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Thread: The Great Red Spot is a Low Pressure System

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    The Great Red Spot is a Plasmavore

    EDIT: If you're new to this thread, you can save yourself a lot of reading by skipping directly to post #78, where the fully developed theory is presented.

    The idea that Jupiter's Great Red Spot is a high pressure system is a mainstream idea, as evidenced by a quick google search of "Great Red Spot is a high pressure system". Of the four results returned, there are three prominent mainstream sites: space.com, nasa.gov, and our own bautforum.com that perpetuate the claim. This urban astronomical myth has been perpetuated most recently here by Robert Tulip in the What will become of Jupiters spot? thread.

    Indeed, the myth that Jupiter is a high pressure system has been promoted by that great mythbuster, The Bad Astronomer himself on his very own blog!

    Quote Originally Posted by The Bad Astronomer
    One more note: they [the movie Contact] show the Red Spot rotating counterclockwise. I was suspicious; it's in the southern hemisphere, and hurricanes on the Earth's southern hemisphere rotate clockwise. However, the Red Spot is a high pressure system, while terrestrial hurricanes are low pressure systems. A high pressure system rotates in an opposite sense from a low pressure system. They got that right! Pretty neat.
    As Phil notes, the primary evidence that the GRB is a high pressure system is that it is located in Jupiter's southern hemisphere, yet it is rotating counterclockwise--the direction opposite observed by all hurricanes (a.k.a. "cyclones" as they are known Down Under) in Earth's southern hemisphere. This interpretation of the evidence is spurious, however.

    The primary evidence that the Great Red Spot is a low pressure system involves the ordinary behavior of such systems. In an atmospheric high pressure system, cold high pressure flows outwardly from the center of the system along the lower boundary layer. Ideally, such air will then rise and return to the center via a central downwelling zone. However, since cold air is denser than warm air, it tends not to rise. That's why high pressure zones on Earth aren't very windy--they just don't do very much. In low pressure zones, on the other hand, warm surface air is sucked to the central zone and then rises around the "eye" to the upper boundary layer where it cools and spreads. It strains crudulity think that Jupiter would be doing the opposite.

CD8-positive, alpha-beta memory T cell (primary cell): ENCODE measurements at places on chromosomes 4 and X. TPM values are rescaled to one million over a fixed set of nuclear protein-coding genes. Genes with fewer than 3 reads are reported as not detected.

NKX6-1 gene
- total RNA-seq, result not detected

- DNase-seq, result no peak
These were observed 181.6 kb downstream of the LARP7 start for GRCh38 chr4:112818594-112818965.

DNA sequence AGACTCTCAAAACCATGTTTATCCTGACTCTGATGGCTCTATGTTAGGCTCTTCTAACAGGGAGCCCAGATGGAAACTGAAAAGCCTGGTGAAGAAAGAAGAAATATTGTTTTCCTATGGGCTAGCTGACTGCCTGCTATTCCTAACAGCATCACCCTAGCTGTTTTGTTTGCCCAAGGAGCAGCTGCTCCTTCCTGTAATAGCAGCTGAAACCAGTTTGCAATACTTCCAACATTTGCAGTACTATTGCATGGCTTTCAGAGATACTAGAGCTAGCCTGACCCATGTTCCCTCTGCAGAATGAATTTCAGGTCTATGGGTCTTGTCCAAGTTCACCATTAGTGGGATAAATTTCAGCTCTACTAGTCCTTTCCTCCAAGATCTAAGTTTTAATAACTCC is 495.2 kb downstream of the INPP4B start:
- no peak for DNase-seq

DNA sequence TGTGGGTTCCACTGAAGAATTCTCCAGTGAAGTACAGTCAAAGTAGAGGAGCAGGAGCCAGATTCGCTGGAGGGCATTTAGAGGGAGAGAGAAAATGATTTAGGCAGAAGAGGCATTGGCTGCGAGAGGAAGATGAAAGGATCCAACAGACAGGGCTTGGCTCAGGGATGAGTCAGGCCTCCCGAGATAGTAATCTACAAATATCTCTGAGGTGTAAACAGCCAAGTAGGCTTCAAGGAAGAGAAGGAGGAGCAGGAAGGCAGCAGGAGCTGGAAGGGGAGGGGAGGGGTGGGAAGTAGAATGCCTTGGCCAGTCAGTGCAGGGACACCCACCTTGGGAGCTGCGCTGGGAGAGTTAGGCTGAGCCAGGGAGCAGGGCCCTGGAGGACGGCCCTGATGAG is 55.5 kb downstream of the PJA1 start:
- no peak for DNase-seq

Therefore, the Great Red Spot is indeed an ordinary Earth-like storm. What we really observe on Jupiter is the upper layer of an ordinary low pressure storm. In an Earth-bound hurricane, the upper layer of the air mass consisting the hurricane does indeed move in an anticyclonic direction--we just don't observe that rotation in satellite photos because the upper layer is transparent, whereas the lower layer is loaded with clouds. As the warm, moisture-laden air rises, it releases its moisture in the form of rain, becoming transparent.

    Thus, my model predicts that the air comprising the GRB is opaque. Presumably, its lower layer that we can't see rotates in the ordinary cyclonic fashion.

    This is going to be fun. . . .

    As a side note, I reached my conclusion by applying the teleological methodology of reverse engineering that I promoted in my previous ATM thread. The Great Red Spot is the most well designed, perfect storm in the solar system. Yet high pressure designs are the worst possible designs for storms. It was therefore inconceivable to me that the high pressure system model could be correct. This allowed me to quickly zero in on the true explanation.
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    Last edited by Warren Platts; 2007-Nov-03 at 12:28 AM. Reason: typo; add note

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    BTW, I am cutting and pasting the Wikipedia article on the GRB here in order to time stamp its present state for the archives so that no one can say it was in the Wikipedia all along.


    Copy and pasted material removed Please just post a link.

    Link to Wikipedia Article on Great Red Spot as of October 14, 2007
    Last edited by Warren Platts; 2007-Oct-14 at 08:19 AM. Reason: copyright violation

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    I wonder if this could get more response in the Astronomy section. It doesn't seem so ATM to me.

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    No doubt it seems that way to you, sir. But what are nasa.gov, space.com, bautforum.com, and badastronomy.com but mainstream astronomy sites? The mainstream is what the mainstream press says it is. Remember, mere truth has little to do with an idea is mainstream or not. Geocentrism was once mainstream, and Galileo was the ultimate ATMer of his time.